» Naming

Most names in a Terraform provider will be drawn from the upstream API/SDK that the provider is using. The upstream API names will likely need to be modified for casing or changing between plural and singular to make the provider more consistent with the common Terraform practices below.

» Resource Names

Resource names are nouns, since resource blocks each represent a single object Terraform is managing. Resource names must always start with their containing provider's name followed by an underscore, so a resource from the provider postgresql might be named postgresql_database.

It is preferable to use resource names that will be familiar to those with prior experience using the service in question, e.g. via a web UI it provides.

» Data Source Names

Similar to resource names, data source names should be nouns. The main difference is that in some cases data sources are used to return a list and can in those cases be plural. For example the data source aws_availability_zones in the AWS provider returns a list of availability zones.

» Attribute Names

Below is an example of a resource configuration block which illustrates some general design patterns that can apply across all plugin object types:

resource "aws_instance" "example" {
  ami                    = "ami-408c7f28"
  instance_type          = "t1.micro"
  monitoring             = true
  vpc_security_group_ids = [
  tags          = {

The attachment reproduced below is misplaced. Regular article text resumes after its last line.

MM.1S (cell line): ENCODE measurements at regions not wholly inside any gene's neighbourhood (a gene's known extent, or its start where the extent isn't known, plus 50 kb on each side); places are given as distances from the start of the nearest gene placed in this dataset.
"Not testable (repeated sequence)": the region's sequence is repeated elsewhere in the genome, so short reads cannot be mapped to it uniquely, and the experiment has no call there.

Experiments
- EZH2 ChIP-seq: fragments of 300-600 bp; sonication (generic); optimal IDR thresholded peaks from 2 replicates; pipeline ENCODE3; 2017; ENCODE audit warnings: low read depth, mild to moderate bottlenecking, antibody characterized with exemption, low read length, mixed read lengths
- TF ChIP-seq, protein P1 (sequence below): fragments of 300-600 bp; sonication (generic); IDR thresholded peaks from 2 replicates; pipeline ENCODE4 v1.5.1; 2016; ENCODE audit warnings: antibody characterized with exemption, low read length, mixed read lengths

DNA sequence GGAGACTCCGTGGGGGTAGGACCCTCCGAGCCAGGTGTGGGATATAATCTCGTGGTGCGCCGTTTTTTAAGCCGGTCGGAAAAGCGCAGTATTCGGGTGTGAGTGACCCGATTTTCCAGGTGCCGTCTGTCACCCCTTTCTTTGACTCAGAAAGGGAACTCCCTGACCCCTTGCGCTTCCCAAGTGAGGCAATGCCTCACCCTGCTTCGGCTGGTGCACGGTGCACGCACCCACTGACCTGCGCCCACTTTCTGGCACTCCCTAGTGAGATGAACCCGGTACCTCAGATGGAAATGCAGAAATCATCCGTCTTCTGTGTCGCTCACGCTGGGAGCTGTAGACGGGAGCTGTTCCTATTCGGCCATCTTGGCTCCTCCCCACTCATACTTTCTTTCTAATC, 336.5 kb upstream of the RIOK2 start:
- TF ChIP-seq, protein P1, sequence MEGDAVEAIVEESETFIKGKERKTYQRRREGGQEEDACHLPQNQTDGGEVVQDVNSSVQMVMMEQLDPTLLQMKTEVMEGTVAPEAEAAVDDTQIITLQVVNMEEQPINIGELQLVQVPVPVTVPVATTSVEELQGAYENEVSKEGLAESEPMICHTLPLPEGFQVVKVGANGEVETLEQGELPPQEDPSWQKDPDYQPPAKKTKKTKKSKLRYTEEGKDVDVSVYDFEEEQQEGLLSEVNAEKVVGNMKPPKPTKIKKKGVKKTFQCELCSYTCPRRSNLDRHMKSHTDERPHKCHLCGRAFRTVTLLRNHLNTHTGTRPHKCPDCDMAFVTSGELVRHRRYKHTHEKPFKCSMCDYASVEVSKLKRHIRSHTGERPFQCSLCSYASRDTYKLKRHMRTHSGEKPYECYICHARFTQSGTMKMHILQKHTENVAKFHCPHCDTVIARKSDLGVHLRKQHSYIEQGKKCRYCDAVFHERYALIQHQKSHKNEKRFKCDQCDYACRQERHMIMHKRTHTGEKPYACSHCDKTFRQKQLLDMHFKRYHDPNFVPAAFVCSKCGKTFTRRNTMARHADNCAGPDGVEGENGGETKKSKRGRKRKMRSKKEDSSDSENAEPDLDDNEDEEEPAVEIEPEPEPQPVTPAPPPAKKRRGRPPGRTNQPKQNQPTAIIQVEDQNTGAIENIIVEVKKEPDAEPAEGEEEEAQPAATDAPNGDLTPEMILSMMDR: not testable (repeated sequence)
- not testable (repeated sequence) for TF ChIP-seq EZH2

Name        = "Application Server"
    Environment = "production"
   root_block_device {
    delete_on_termination = false

Attribute names within Terraform configuration blocks are conventionally named as all-lowercase with underscores separating words, as shown above.

Simple single-value attributes, like ami and instance_type in the above example, are given names that are singular nouns, to reflect that only one value is required and allowed.

Boolean attributes like monitoring are usually written also as nouns describing what is being enabled. However, they can sometimes be named as verbs if the attribute is specifying whether to take some action, as with the delete_on_termination flag within the root_block_device block.

Boolean attributes are ideally oriented so that true means to do something and false means not to do it; it can be confusing do have "negative" flags that prevent something from happening, since they require the user to follow a double-negative in order to reason about what value should be provided.

Some attributes expect list, set or map values. In the above example, vpc_security_group_ids is a set of strings, while tags is a map from strings to strings. Such attributes should be named with plural nouns, to reflect that multiple values may be provided.

List and set attributes use the same bracket syntax, and differ only in how they are described to and used by the user. In lists, the ordering is significant and duplicate values are often accepted. In sets, the ordering is not significant and duplicated values are usually not accepted, since presence or absense is what is important.

Map blocks use the same syntax as other configuration blocks, but the keys in maps are arbitrary and not explicitly named by the plugin, so in some cases (as in this tags example) they will not conform to the usual "lowercase with underscores" naming convention.

Configuration blocks may contain other sub-blocks, such as root_block_device in the above example. The patterns described above can also apply to such sub-blocks. Sub-blocks are usually introduced by a singular noun, even if multiple instances of the same-named block are accepted, since each distinct instance represents a single object.